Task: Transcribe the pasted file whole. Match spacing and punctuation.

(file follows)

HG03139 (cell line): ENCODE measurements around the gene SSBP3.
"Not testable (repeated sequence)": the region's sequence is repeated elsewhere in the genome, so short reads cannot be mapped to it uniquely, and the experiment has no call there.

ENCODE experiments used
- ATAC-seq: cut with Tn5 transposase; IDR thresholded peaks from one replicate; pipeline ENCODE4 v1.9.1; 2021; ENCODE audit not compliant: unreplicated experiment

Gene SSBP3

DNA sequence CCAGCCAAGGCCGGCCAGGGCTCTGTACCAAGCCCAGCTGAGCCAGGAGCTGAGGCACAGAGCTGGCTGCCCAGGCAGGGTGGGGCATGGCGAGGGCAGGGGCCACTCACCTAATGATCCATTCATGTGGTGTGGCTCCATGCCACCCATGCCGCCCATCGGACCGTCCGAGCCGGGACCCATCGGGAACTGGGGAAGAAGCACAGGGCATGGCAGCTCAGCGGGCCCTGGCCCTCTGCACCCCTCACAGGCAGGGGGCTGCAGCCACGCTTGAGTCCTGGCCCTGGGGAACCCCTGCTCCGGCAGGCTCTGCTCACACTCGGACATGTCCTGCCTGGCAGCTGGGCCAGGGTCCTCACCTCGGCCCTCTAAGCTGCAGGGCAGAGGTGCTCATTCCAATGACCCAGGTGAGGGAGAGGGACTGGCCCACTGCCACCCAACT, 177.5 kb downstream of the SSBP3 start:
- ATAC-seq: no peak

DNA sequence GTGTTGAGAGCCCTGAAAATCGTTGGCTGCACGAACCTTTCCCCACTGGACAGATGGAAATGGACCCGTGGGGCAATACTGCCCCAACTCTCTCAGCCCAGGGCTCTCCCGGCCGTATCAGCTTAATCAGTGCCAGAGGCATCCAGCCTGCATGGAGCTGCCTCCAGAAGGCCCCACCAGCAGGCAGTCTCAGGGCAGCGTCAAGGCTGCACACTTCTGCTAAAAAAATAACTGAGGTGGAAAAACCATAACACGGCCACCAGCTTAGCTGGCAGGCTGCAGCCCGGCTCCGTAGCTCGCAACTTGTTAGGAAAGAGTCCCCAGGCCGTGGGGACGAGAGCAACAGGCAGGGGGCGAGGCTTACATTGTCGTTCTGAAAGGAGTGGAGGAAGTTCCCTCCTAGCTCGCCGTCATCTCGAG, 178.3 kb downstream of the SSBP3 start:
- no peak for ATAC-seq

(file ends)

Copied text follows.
HG03139 (cell line): ENCODE measurements around the gene SSBP3.
"Not testable (repeated sequence)": the region's sequence is repeated elsewhere in the genome, so short reads cannot be mapped to it uniquely, and the experiment has no call there.

ENCODE experiments used
- ATAC-seq: cut with Tn5 transposase; IDR thresholded peaks from one replicate; pipeline ENCODE4 v1.9.1; 2021; ENCODE audit not compliant: unreplicated experiment

Gene SSBP3

DNA sequence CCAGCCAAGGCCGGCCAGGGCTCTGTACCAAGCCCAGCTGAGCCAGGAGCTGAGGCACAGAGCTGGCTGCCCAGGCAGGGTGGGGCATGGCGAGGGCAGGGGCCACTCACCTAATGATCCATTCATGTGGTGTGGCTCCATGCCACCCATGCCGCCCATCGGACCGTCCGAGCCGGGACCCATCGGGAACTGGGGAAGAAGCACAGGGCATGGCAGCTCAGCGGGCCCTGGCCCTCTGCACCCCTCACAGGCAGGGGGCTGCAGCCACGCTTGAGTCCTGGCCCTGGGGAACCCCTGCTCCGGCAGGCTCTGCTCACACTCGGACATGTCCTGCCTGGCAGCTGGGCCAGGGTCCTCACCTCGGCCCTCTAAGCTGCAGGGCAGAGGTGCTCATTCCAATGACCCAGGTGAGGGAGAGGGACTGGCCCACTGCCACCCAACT, 177.5 kb downstream of the SSBP3 start:
- ATAC-seq: no peak

DNA sequence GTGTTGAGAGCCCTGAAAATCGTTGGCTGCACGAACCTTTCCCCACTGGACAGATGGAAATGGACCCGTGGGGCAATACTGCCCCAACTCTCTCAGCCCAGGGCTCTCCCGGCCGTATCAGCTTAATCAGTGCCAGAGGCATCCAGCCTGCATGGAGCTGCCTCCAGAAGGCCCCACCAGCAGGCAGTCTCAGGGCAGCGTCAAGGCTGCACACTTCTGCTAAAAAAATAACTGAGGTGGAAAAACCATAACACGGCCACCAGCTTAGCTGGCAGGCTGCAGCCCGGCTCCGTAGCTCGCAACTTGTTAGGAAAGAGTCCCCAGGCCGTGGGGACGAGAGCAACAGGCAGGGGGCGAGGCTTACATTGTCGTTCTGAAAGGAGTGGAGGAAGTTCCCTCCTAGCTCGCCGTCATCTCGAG, 178.3 kb downstream of the SSBP3 start:
- no peak for ATAC-seq